Let me back up.
In the past year or two, I’ve spoken at length to many different audiences on the topic of jumping on trends or riding the hashtag going the way of marketers ruining it. It’s headed in the same place that email open rates went: downhill. It’s the simple game of supply and demand that determines this. As jumping on trends becomes the norm, it gets harder and harder to bring the attention to your brand. Oreo did it during the Super Bowl years ago, and it caught people’s attention. But why? Because no one else was doing it. It was new. Different. It was worth writing about.
But yesterday was another blow to that marketing technique. And it was so obvious from the lackluster reactions that were generated from the brands’ attempts to jump on this. And here is the reason: what most brands and personalities are missing is that you have to make it contextual for you. Look, I get it. There are tons of clever copywriters out there that they can figure it out. You could theoretically take any trend and reverse engineer it back into your brand’s world. You really could. Maybe you’re a carpet cleaning company and you want to make some kind of joke about Chewbacca’s hair getting in the carpet. You can play that out if you really have to.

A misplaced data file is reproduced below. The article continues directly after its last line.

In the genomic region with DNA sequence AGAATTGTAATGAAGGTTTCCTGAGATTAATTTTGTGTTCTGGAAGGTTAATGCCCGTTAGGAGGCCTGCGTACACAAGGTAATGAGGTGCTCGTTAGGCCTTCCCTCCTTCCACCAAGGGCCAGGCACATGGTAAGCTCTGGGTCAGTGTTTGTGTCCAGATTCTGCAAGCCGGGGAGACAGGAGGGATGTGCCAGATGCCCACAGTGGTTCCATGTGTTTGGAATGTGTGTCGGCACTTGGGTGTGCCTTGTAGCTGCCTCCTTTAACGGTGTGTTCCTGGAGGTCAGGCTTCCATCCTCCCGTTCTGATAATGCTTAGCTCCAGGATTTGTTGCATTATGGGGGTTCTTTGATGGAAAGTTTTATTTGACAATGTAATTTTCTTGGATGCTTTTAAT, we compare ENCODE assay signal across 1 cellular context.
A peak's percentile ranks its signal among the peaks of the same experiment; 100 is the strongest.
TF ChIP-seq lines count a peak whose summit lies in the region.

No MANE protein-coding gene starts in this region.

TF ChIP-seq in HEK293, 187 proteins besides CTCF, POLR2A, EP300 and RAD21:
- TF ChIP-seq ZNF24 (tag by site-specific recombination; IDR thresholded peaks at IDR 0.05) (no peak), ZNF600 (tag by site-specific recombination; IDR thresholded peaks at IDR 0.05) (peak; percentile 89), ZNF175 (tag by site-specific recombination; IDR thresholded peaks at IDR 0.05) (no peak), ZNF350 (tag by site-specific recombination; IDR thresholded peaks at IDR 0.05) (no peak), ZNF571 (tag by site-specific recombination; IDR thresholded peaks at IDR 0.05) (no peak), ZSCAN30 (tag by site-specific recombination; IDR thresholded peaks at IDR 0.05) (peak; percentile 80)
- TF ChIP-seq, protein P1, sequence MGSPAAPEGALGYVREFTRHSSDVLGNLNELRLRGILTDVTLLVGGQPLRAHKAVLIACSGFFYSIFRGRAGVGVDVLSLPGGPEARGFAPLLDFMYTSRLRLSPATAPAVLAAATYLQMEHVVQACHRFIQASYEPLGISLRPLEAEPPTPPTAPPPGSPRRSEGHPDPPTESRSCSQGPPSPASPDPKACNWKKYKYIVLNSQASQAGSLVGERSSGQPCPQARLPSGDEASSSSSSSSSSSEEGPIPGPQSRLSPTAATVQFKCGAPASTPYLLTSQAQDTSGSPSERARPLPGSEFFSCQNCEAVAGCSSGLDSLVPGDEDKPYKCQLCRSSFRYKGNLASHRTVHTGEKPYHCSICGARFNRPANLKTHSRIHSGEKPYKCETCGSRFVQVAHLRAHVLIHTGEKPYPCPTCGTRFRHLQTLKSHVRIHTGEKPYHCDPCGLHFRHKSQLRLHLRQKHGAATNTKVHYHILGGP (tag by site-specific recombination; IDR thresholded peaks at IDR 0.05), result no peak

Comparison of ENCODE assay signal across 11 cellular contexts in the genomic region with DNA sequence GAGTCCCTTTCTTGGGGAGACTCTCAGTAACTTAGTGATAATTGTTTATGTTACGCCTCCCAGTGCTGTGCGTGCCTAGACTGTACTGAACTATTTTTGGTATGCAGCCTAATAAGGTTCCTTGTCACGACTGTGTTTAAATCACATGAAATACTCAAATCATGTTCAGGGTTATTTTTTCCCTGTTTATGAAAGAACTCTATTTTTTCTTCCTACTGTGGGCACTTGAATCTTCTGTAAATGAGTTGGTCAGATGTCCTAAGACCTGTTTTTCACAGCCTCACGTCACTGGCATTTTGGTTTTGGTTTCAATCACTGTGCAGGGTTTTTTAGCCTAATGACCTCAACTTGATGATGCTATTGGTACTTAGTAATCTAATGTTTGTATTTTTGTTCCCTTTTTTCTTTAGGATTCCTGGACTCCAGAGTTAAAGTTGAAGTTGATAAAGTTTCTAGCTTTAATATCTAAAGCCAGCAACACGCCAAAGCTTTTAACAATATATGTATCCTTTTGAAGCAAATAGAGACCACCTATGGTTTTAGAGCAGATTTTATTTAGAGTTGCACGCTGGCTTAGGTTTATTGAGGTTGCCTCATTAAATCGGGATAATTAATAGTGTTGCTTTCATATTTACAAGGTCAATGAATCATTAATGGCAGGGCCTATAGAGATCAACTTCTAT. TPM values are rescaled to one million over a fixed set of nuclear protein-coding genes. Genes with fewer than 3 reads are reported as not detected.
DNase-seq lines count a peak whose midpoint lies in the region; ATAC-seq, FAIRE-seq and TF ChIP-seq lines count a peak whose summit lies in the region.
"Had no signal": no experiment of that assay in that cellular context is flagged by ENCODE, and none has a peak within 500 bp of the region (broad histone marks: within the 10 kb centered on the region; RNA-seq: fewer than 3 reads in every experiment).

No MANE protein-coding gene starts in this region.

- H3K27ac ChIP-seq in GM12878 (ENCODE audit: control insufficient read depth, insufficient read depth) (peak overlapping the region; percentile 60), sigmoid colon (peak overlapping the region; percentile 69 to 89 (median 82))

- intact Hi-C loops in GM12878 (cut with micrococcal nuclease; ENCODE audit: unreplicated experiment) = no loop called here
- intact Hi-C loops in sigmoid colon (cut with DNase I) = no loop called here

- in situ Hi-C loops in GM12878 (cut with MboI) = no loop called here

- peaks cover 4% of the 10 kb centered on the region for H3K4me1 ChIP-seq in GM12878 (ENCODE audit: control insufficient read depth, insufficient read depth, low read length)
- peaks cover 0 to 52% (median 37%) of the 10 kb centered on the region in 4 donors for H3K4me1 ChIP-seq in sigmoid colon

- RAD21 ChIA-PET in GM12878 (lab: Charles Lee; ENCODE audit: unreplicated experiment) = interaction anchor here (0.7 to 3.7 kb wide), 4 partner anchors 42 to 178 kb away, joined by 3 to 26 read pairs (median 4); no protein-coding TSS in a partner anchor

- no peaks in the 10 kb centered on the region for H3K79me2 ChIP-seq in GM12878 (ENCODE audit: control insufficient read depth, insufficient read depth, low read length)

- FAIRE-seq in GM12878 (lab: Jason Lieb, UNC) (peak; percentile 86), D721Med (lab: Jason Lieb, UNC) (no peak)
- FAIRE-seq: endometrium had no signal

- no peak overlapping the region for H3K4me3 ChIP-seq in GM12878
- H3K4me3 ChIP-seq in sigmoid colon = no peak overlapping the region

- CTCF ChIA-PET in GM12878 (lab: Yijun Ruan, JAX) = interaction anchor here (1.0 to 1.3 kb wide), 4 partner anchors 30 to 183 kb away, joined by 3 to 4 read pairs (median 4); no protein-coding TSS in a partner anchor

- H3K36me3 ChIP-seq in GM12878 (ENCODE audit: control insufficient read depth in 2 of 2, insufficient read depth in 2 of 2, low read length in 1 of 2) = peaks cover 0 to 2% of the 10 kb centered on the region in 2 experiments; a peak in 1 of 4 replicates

However, I think it is a much stronger strategy to take a step back, look at the entire 365 day calendar year, and understand the six or twelve unique days and memes that are dramatically more authentic to your day to day value proposition as a brand or a business.
Yesterday’s Star Wars holiday had so many brands jumping on the trend that it became almost as noisy as a major celebrated holiday. It was noisy. Why try to compete with all that noise? Why not look at the days your brand can own, and your brand only? Even better: why not make up your own day? Create the situation that allows you to dominate the dialogue.
This is the 2.0 version of “May the Fourth Be With You”. I hope that brands and marketers are listening and start moving in that direction.